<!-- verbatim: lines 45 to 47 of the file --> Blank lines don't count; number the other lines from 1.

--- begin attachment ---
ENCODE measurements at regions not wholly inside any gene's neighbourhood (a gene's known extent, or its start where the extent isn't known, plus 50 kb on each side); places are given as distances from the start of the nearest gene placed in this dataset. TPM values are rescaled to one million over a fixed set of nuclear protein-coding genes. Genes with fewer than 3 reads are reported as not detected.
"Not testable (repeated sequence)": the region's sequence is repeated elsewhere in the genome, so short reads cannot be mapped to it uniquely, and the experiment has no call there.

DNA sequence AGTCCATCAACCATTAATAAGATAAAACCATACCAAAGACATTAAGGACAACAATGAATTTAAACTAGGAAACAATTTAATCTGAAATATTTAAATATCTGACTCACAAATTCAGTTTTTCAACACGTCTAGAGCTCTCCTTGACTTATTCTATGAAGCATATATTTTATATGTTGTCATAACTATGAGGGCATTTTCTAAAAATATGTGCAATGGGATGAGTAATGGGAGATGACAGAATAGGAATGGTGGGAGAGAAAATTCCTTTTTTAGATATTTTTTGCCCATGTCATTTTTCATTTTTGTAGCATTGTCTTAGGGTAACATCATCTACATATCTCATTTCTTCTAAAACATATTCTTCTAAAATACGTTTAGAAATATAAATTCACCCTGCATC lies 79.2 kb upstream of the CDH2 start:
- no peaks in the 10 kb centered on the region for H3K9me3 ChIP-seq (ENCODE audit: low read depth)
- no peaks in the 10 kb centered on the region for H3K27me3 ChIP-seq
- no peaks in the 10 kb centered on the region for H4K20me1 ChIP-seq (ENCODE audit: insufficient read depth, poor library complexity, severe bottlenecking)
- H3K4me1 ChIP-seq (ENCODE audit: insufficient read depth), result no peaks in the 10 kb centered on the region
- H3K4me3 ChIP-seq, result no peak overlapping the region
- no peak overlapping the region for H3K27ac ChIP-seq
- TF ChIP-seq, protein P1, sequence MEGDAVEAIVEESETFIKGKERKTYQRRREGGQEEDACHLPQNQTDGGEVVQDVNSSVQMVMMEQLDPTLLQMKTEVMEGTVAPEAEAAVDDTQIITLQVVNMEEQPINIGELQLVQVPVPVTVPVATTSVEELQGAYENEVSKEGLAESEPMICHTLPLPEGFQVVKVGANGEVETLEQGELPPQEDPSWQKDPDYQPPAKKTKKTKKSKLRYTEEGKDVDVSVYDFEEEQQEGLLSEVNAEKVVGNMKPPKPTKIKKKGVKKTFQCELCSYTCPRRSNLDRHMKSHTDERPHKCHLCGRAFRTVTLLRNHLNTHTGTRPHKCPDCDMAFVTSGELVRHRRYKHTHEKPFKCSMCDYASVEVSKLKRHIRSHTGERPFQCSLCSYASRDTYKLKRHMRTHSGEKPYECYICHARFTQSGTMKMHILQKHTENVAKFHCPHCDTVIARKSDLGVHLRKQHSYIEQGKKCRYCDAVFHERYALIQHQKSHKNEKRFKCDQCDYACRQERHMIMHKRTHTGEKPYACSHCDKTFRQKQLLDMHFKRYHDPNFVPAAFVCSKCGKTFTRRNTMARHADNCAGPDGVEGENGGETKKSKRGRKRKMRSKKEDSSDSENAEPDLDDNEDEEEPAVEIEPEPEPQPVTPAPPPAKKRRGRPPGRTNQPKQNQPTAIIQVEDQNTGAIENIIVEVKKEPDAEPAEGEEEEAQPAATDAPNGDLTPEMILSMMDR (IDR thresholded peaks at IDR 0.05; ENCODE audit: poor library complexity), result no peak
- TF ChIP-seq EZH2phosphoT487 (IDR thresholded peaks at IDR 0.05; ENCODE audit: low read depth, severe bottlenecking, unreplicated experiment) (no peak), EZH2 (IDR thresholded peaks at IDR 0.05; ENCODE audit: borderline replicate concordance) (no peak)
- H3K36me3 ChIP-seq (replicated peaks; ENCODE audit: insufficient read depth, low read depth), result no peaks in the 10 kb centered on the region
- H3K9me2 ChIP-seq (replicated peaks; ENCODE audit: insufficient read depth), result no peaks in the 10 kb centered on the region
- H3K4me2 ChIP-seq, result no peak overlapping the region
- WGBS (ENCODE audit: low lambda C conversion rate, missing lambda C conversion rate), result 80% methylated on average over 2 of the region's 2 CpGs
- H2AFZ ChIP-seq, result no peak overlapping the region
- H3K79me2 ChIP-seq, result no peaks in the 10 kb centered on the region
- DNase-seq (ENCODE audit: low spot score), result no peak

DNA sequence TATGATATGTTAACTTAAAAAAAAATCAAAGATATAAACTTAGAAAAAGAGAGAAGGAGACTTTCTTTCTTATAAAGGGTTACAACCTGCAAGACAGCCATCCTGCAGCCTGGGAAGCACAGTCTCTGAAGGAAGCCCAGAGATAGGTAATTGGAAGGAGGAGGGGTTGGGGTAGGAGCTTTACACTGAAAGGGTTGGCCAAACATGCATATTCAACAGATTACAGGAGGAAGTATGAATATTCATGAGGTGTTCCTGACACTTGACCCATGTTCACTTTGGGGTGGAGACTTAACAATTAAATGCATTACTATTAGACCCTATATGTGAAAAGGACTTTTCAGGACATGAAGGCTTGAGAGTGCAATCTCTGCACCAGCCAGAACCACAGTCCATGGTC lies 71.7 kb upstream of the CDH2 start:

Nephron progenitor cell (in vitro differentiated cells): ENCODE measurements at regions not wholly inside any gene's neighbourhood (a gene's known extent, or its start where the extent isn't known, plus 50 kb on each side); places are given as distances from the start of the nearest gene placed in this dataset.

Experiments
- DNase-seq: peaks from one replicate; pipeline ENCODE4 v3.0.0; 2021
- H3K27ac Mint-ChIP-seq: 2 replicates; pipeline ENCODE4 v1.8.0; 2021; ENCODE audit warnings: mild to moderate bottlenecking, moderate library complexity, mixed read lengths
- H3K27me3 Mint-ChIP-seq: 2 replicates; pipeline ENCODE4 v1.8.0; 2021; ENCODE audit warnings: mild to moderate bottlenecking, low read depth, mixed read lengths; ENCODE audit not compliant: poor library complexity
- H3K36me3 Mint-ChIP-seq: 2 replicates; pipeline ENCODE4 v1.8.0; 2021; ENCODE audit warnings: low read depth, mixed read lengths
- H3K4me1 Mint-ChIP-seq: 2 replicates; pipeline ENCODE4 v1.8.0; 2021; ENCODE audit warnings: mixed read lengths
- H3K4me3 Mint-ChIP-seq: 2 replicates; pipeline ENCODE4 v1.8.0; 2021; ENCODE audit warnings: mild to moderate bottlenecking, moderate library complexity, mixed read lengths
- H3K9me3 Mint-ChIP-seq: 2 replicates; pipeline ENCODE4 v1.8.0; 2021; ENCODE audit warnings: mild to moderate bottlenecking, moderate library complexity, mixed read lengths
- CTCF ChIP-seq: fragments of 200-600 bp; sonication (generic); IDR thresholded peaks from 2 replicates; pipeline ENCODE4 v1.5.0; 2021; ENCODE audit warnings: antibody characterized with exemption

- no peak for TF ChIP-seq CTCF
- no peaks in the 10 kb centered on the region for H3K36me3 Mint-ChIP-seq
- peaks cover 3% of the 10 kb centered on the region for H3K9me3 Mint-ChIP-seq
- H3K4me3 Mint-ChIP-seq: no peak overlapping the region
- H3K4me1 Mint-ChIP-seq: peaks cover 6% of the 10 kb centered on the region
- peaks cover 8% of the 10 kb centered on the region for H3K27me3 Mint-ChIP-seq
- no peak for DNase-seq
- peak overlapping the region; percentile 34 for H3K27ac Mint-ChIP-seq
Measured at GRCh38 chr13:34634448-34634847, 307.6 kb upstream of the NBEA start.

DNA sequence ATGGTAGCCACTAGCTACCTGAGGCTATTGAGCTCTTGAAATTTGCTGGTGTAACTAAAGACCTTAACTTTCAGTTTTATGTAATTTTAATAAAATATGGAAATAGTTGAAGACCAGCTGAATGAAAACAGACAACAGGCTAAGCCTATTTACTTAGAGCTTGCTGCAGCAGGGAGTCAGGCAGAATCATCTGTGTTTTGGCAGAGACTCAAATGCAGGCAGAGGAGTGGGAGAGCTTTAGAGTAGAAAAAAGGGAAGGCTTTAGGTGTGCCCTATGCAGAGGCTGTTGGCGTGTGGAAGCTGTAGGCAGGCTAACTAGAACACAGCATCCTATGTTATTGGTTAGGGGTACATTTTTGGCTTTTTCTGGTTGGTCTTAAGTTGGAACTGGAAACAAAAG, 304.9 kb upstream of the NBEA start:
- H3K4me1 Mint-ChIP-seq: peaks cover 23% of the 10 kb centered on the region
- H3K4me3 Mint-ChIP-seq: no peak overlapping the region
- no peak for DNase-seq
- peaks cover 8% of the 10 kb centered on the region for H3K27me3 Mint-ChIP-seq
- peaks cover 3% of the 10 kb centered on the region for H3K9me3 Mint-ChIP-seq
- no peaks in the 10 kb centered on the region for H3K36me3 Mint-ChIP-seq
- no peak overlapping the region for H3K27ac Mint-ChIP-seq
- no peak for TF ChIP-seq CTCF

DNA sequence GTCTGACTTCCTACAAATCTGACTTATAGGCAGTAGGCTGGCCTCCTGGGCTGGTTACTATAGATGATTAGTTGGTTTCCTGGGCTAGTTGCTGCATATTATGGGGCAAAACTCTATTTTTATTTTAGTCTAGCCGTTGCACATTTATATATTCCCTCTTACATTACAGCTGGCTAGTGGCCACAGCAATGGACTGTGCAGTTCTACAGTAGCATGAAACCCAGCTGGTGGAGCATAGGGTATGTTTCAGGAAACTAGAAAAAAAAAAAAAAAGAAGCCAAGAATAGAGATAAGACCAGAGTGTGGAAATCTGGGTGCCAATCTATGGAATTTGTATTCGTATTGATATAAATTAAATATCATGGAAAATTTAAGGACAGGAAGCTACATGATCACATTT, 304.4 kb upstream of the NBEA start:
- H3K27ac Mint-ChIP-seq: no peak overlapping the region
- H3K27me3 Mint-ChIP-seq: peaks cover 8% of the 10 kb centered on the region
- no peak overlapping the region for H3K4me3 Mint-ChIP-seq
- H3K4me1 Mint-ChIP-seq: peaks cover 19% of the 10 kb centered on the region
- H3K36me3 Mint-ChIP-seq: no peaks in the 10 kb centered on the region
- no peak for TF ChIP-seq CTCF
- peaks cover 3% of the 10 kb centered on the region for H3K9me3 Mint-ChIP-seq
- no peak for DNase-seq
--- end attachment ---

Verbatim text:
- no peaks in the 10 kb centered on the region for H3K36me3 Mint-ChIP-seq
- no peak overlapping the region for H3K27ac Mint-ChIP-seq
- no peak for TF ChIP-seq CTCF